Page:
Reduce, re-use, and recycle. Just one of the countless mantras of the twenty-first century that we are told will save the planet. Of course, my grandmother used to put it far more succinctly and in a much more accessible form: waste not, want not.
Now, we have carbon footprints, emissions targets, and landfill directives, that are meant to govern what we should be doing in order to mitigate environmental devastation. Of course, we try to reduce our consumption and I encourage everyone to sign up to the 10:10 campaign or its local equivalent where you are.
If you can, get hold of, or borrow an energy meter that gives you a display of your electricity consumption and lets you home in on hidden waste, specifically those devices on standby that you should really switch off at the outlet. I’m even trying to convince the rest of my family, who should know better given grandma’s mantra, that we should be cutting down on waste and turning out lights, boiling only enough water, and avoiding car journeys when we can.
But, then I read about the trillions of plastic bags produced each year, the billions of drinks containers, and all those incandescent light bulbs that are suddenly redundant thanks to new laws aimed at reducing energy consumption and forcing us to switch to compact fluorescent tubes…are our miniscule efforts worth it in the face of such environmental threats?
What about metal bottle tops, every liver-defying beer we crack open, every tooth-rotting cola drunk, usually means a glass bottle and a bottle top? The glass is relatively easy to recycle, unless its brown or green, in which case it will most likely be crushed for hardcore for building roads. The crown cap is a mixed metal product usually with a polymer layer and paint, so not quite so easy to extract and recycle, at least until now. Currently, the recycling processes for metal bottle tops work through millions of tonnes but are inefficient, wasting energy and losing a large amount of the metal. Moreover milling and grinding affect the metal morphology in a detrimental manner making further processing of the material into a useful form difficult.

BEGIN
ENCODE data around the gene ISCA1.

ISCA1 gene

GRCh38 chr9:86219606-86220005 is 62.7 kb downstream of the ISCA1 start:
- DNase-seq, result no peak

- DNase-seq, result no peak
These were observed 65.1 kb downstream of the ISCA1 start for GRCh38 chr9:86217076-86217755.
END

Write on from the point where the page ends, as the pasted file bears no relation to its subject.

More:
Mahmoud Rabah of the Chemical and Electrochemical Laboratory, at the Central Metallurgical R&D Institute (CMRDI), in Cairo, Egypt, and his colleagues are working towards a method for recycling metal bottle tops that could take this huge problem out of the waste equation and provide a source of recycled aluminium.
Rabah explains that standard magnetic extraction allows iron tops to be separated from aluminium tops and once melted with a flux material (sodium borate-sodium chloride mixture), other impurities can be scraped off by flotation techniques, the team explains, and hydrochloric acid leeches out the aluminium. Paint breaks down to titanium dioxide on heating at 750 Celsius for just half an hour. The team then found that they could create standard aluminium alloy by addition of a primary master alloy and so recover almost all (96.8%) of the aluminium from a bottle top waste stream. Sounds like a plan to me, but…
…there always remains the problem of balancing the energy books. The extracted aluminium alloy is valuable, certainly. Recycling aluminium from the cans themselves as opposed to bottle tops uses about 5% of the energy needed to extract virgin aluminium from bauxite, the mined aluminium ore. But, recycling aluminium bottle tops may not be quite so energy efficient and further studies are now needed to discover whether it will not only be commercially viable but whether the extraction is environmentally sensible. There may be some other less energy-intensive way to reuse waste bottle tops, after all.
I asked Rabah about the issues and he told me that discussions have been started with the three foreign companies working in Egypt that collect, sort and sell household waste in the greater Cairo region. One of the first problems they face is how to sort the 18-tonne sample batches because facilities do not yet exist to carry out this critical task. Manual separation has been suggested but that is practically very tedious and labour intensive.
However, with grandma’s mantra in mind, finding a way to make the endless stream of waste bottle tops, and those already in landfills across the globe, a viable source of metal should be found. Think about it, landfills packed with metals, plastics and other commodity materials, albeit in impure and mixed forms, could become the mines of the future once extraction techniques are made economically and energetically viable.
Mahmoud A. Rabah (2009). Recovery of aluminium alloys and some valuable salts from spent bottle covers Int. J. Environment and Waste Management, 5 (1/2), 194-210